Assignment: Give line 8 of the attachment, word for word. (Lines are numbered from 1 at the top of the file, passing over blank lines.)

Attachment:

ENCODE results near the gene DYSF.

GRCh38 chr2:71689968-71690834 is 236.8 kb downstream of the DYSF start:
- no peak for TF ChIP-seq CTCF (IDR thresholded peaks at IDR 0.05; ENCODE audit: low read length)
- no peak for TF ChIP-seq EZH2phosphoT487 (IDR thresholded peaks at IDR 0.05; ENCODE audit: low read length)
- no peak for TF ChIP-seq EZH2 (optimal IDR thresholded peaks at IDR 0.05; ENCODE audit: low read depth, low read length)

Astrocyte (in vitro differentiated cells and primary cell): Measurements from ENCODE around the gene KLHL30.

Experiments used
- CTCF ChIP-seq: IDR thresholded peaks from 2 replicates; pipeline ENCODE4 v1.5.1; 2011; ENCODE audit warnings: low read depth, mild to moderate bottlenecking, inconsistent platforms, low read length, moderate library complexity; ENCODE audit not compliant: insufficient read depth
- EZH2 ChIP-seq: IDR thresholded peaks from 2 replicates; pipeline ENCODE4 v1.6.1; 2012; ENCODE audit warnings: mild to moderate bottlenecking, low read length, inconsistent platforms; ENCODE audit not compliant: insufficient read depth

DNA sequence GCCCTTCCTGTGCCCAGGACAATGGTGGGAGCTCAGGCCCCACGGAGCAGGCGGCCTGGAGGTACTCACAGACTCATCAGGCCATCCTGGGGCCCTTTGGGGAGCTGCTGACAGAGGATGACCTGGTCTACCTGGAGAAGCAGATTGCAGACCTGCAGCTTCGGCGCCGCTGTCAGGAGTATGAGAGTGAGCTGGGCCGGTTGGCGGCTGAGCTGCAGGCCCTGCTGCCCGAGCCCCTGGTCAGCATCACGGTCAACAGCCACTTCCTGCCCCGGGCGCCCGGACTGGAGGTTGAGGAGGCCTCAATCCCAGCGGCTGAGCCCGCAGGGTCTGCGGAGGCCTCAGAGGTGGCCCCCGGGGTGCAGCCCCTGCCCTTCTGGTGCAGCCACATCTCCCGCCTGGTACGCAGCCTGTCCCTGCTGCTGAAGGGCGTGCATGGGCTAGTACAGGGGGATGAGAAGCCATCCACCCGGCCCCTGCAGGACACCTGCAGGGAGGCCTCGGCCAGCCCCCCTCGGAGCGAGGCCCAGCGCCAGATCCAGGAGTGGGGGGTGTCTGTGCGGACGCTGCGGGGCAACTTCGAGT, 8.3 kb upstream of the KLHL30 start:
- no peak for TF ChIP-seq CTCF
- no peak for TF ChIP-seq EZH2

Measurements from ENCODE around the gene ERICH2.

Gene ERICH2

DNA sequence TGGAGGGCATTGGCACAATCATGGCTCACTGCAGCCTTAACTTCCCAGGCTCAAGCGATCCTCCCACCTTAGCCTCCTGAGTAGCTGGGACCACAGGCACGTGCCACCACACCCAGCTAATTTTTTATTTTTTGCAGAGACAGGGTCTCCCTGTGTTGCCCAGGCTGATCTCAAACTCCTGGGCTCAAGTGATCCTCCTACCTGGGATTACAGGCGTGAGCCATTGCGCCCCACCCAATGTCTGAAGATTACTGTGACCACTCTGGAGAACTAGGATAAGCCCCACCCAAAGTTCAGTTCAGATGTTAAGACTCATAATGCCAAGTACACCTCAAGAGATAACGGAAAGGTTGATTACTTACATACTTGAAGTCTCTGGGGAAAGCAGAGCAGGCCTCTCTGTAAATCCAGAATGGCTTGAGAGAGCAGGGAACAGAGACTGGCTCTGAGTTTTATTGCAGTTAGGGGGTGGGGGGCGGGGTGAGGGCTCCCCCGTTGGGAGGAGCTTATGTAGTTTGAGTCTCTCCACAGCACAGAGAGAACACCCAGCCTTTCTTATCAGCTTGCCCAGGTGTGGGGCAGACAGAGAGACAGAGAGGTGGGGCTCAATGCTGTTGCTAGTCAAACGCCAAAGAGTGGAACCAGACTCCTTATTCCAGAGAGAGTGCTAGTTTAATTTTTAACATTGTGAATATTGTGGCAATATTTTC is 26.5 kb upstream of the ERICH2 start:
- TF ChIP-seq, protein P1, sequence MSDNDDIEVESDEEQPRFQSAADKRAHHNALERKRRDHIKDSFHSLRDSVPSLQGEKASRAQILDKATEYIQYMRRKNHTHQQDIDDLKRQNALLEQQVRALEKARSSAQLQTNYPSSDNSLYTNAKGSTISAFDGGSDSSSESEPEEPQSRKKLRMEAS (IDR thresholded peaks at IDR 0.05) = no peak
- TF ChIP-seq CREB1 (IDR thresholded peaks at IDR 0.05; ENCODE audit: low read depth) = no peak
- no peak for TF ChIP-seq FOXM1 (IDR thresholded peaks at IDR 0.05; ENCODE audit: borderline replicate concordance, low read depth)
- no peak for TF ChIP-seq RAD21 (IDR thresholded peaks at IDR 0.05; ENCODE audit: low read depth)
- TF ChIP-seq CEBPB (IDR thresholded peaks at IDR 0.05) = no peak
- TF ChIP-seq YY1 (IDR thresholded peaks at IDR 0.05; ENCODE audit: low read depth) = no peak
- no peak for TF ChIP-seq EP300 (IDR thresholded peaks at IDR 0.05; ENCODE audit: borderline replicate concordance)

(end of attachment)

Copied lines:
- CTCF ChIP-seq: IDR thresholded peaks from 2 replicates; pipeline ENCODE4 v1.5.1; 2011; ENCODE audit warnings: low read depth, mild to moderate bottlenecking, inconsistent platforms, low read length, moderate library complexity; ENCODE audit not compliant: insufficient read depth